expanding interest in life extension

Doug Skrecky (oberon@vcn.bc.ca)
Mon, 24 May 1999 09:27:54 -0700 (PDT)

In Message #11810 Ben Best <benbest@benbest.com> wrote:

> The new President will bring in a fresh approach which may
> invigorate the organization. Paul wants to expand both the
> explicit and the implicit interest in all forms of life extension
> rather than maintaining a narrow focus on cryonics.

Great idea - I've always felt one bird (life) in hand was worth two in the bush. With numerous breakthroughs being made in eliminating the rigours of old age in rodents, as well as reducing disease processes in humans, we're entering into the golden age of life extension. For those with a scientific bent, specific examples of the former are rejuvenation of both mitochondrial function, and ambulatory activity independantly by both acetyl-l-carnitine and lipoic acid. (see Proc. Natl. Acad. Sci. USA 95: 9562-9566 August 1998, and FASEB J. 13: 411-418 February 1999) Examples of the later are reductions in human cardiovascular disease mortality by consumption of nuts, and omega-3 fatty acids, and of prostate cancer by tomato ingestion. Note the recent dates on the rodent studies. Things are moving faster now than ever before in the field of life-extension. Worried about becoming senile? Avoid omega-6 fatty acids like the plague, and guzzle down omega-3's as well as monosaturated fats!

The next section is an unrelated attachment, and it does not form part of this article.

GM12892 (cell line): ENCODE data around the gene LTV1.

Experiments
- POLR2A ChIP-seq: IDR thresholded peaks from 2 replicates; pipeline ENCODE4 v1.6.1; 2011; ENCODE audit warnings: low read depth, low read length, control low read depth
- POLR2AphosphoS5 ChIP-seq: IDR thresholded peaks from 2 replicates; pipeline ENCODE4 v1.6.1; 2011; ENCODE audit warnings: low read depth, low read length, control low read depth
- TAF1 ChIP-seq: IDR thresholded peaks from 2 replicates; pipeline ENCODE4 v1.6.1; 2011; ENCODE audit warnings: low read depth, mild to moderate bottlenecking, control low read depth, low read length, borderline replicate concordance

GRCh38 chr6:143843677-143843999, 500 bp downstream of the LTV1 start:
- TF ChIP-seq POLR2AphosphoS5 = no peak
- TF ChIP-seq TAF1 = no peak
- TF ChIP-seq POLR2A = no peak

A lot of this cutting edge research simply has not had time yet to filter through to the general public. It looks like even now we have the ability to largely empty out old age homes of their occupants, and restore relatively normal lives to most of them. I would be very surprised if at least some of us are not around at the end of the next century.